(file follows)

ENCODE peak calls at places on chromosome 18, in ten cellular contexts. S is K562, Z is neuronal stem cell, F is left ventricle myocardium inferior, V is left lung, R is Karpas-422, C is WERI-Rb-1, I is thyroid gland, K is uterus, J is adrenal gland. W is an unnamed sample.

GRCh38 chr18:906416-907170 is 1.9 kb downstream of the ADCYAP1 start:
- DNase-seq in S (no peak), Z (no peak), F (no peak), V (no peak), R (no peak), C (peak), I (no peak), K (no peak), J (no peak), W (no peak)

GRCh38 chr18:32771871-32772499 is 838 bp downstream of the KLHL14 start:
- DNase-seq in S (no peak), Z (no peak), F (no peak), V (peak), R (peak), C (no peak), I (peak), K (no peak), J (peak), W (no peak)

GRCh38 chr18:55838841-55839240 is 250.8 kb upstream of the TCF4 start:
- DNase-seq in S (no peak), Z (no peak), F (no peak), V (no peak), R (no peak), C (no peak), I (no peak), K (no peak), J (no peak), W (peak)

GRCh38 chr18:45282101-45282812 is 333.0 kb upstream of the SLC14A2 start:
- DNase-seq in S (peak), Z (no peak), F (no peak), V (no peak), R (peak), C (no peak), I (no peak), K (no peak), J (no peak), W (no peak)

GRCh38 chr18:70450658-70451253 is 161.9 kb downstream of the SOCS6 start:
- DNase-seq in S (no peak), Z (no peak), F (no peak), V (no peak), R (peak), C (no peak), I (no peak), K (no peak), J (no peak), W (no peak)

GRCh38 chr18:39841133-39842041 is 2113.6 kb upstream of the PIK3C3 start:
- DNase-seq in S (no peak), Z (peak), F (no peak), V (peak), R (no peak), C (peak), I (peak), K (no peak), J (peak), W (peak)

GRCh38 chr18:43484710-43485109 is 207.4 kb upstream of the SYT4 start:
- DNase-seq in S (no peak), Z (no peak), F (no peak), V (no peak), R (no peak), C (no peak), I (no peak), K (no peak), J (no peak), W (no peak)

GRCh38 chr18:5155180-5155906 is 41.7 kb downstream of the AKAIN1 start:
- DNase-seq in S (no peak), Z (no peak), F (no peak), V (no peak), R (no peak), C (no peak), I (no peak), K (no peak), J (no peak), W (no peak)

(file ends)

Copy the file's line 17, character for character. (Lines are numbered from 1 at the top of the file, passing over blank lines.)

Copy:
- DNase-seq in S (no peak), Z (no peak), F (no peak), V (no peak), R (no peak), C (no peak), I (no peak), K (no peak), J (no peak), W (no peak)